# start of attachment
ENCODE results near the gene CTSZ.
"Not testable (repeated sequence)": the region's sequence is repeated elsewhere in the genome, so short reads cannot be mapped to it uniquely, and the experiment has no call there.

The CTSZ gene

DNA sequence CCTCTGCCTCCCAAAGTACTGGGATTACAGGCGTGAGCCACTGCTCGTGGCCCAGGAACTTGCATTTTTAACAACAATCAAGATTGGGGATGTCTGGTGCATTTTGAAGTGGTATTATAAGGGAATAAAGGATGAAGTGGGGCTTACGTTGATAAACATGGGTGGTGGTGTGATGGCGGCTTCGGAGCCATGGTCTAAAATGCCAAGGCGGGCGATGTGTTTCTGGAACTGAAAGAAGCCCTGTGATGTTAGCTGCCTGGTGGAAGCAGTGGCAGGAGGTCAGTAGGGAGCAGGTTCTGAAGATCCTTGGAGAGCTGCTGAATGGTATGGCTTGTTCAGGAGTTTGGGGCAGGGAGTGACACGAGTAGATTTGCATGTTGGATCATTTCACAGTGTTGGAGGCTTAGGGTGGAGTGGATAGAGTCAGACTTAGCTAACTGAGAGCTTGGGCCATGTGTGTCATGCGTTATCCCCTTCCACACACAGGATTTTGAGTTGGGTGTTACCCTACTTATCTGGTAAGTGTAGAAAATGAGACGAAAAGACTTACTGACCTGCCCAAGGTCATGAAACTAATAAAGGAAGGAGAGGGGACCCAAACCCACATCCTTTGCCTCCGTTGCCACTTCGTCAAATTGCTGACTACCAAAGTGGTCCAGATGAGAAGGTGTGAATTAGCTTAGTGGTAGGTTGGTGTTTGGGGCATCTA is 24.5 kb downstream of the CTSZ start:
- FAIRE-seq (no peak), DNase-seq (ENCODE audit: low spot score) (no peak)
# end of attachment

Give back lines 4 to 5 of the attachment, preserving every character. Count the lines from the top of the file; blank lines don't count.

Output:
DNA sequence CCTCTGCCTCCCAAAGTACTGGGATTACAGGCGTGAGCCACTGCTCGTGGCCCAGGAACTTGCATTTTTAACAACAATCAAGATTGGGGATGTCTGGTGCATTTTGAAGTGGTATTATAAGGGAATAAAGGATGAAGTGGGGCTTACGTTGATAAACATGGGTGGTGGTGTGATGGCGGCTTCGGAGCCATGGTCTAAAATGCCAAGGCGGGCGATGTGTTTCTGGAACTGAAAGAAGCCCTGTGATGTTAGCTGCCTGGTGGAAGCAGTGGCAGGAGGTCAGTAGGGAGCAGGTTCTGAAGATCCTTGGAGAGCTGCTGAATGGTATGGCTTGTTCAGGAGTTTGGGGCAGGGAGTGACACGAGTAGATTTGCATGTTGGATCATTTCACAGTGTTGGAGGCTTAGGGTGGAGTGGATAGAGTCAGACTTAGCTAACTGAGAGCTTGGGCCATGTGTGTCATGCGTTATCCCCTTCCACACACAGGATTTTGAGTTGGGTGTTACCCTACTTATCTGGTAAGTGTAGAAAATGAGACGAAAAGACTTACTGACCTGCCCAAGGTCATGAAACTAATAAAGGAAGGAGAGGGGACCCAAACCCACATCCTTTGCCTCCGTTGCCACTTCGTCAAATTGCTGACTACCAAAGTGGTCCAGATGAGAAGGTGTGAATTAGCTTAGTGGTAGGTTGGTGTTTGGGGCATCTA is 24.5 kb downstream of the CTSZ start:
- FAIRE-seq (no peak), DNase-seq (ENCODE audit: low spot score) (no peak)